By Marc Kelley
The story which follows, is that of the American Dream, and how using the belief in American Exceptionalism, not only led to the founding of our country, it has seen us through some very dark and desperate times. Believing in American Exceptionalism, does not, in and of itself, make anyone a racist, a xenophobe or an isolationist…It makes you a proud American, proud of our country, and proud of our abilities to rise to the occasion, repent for our shortcomings then, emerge as stronger and more united people.
The concept, or perhaps a better descriptor, the ideology of American Exceptionalism, has its foundation in the belief, The United States, was intentionally created to be fundamentally different, than any other nation on earth. The outgrowth of this ideology stems from the very reasons we fought the Revolutionary War. Freedom of speech, and religion, the ideals of liberty, and equality, individual responsibility, national sovereignty, representative democracy. and a free market economy. Historians, having long studied the birth of our nation argue, it is “our beliefs in liberty, equality, constitutionalism, and the well being of ordinary people, which give credence to the idea, Americans are special people, with a special destiny, to lead the world toward liberty and democracy.”
For decades, US leaders on both side of the political aisle, not only believed in American Exceptionalism, but championed the ideology. Teddy Roosevelt, FDR, Harry Truman, Dwight Eisenhower, JFK, Ronald Regan, George H.W Bush, Bill Clinton, George W. Bush; all, not only embraced the concept of American Exceptionalism, but made it a part of their core belief system. Not until 2008, did the idea, American Exceptionalism is a myth, become commonly held by a sitting US President. Many historians point to the election of Barack Obama as the point in time when hating the US became mainstream thinking, choosing to focus on the pain of our past, rather than believing in the promise of our future.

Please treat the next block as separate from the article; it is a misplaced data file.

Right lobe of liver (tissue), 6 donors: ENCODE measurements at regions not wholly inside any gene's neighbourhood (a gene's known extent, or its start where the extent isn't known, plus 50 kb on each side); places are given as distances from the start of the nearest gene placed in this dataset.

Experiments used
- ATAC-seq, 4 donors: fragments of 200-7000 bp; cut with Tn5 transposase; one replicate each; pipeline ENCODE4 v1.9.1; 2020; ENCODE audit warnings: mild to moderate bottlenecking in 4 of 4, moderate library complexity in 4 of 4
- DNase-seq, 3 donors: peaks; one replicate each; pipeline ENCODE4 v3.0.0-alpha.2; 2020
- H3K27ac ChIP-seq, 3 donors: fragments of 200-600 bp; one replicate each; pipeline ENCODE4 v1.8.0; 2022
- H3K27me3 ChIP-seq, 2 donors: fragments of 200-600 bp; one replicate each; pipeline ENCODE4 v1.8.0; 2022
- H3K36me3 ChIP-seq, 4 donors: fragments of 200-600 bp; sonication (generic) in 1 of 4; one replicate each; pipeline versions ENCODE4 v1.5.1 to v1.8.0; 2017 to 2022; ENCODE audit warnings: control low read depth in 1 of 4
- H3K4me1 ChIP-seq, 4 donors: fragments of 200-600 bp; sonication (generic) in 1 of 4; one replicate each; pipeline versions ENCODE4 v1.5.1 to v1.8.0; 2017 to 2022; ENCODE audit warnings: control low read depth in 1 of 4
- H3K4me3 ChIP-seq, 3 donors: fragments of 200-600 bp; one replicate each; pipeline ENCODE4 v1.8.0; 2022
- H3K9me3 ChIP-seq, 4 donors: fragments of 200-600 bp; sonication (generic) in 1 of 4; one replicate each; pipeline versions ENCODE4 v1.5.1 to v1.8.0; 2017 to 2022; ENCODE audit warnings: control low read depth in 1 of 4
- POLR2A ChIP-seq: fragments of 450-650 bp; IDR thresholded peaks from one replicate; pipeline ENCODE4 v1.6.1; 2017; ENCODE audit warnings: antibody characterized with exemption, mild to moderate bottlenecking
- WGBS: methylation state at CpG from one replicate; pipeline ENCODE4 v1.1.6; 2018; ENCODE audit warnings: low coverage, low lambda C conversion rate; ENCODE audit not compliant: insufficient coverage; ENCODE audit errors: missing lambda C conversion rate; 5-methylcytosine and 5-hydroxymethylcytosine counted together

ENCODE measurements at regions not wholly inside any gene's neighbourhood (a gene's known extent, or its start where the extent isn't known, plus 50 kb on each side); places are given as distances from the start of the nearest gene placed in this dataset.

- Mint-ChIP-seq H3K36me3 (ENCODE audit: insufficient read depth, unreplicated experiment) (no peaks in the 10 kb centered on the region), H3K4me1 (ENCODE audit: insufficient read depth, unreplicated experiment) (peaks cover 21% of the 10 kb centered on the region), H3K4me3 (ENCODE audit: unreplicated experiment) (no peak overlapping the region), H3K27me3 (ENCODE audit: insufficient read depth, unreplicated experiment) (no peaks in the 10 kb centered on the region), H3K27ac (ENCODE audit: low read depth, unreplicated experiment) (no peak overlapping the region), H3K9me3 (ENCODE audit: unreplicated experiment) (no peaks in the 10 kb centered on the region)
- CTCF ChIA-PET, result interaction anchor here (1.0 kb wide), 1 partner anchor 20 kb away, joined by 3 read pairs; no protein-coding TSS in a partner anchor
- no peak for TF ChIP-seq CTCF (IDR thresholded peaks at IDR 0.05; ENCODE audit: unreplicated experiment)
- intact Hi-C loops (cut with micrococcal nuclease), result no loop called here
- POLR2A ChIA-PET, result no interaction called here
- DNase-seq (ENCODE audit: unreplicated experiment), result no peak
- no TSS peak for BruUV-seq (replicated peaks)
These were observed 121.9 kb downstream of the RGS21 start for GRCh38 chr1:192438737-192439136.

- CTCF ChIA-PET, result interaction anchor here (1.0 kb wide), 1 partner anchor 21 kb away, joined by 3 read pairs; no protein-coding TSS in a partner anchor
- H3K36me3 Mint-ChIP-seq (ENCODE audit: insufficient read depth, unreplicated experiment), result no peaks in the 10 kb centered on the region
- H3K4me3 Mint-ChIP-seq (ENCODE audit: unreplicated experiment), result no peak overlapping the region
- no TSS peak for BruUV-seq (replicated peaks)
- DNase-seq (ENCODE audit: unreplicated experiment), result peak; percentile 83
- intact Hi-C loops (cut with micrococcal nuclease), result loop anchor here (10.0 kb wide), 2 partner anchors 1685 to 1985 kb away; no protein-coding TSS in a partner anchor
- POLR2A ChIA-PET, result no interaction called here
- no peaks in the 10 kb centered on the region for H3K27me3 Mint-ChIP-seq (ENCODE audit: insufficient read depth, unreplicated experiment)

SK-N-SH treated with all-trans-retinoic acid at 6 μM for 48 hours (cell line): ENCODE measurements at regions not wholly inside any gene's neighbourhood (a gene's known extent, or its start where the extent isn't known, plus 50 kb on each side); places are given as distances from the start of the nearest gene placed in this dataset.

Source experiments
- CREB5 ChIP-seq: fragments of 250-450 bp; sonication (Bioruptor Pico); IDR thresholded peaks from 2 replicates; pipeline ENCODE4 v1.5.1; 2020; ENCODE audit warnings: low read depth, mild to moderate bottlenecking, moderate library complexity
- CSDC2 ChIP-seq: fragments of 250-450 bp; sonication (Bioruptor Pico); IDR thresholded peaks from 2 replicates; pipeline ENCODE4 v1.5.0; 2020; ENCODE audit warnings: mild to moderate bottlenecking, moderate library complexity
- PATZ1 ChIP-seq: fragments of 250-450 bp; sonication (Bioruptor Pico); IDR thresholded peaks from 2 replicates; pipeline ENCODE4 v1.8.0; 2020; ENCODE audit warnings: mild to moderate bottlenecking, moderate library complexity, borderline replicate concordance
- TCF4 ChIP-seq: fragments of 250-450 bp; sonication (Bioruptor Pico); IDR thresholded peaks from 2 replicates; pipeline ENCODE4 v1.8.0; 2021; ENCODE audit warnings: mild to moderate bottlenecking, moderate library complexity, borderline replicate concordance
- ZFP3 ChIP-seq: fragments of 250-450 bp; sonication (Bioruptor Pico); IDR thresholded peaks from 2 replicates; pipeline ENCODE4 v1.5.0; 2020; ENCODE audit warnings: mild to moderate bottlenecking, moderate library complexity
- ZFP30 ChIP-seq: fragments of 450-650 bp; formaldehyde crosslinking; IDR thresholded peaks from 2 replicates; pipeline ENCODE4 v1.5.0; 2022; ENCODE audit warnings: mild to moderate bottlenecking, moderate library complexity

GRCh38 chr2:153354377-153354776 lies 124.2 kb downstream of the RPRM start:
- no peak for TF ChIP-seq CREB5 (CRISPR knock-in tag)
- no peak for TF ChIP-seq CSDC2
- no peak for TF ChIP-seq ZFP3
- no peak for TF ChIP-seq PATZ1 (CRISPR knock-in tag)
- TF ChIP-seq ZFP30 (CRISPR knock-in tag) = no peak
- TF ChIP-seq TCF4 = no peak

Countless examples of American Exceptionalism can be found throughout history, if one will only look. In 1863, as the US Civil War raged on, President Abraham Lincoln, spoke passionately on the concept of American Exceptionalism, in his Gettysburg address. Lincoln’s historic words ring as true today as they did 157 years ago, when he said, Americans have a duty to ensure “government of the people, by the people, and for the people, shall not perish from the earth.” This concept holds firmly to the belief, it is America’s history itself, which gives us our advantage over other nations of the world.
As the liberal left attacks the ideology of American Exceptionalism, believing their enlightened insight represents a new progressive form of thought, the reality could not be further from the truth. The term American Exceptionalism, was in fact first used in 1929, by then Soviet Communist leader, Joseph Stalin. Unlike the American view, Stalins’, use of the term was derogatory, and intended to criticize what he called, the revisionist faction of the Democratic Socialists. Stalin viewed Marxists as nothing more than a power hungry mob, seeking to create an elite bureaucratic class, to rule over the common man. Illustrating just how different our two systems are, Stalin simply silenced these voices of dissent and expelled the agitators from the Communist Party.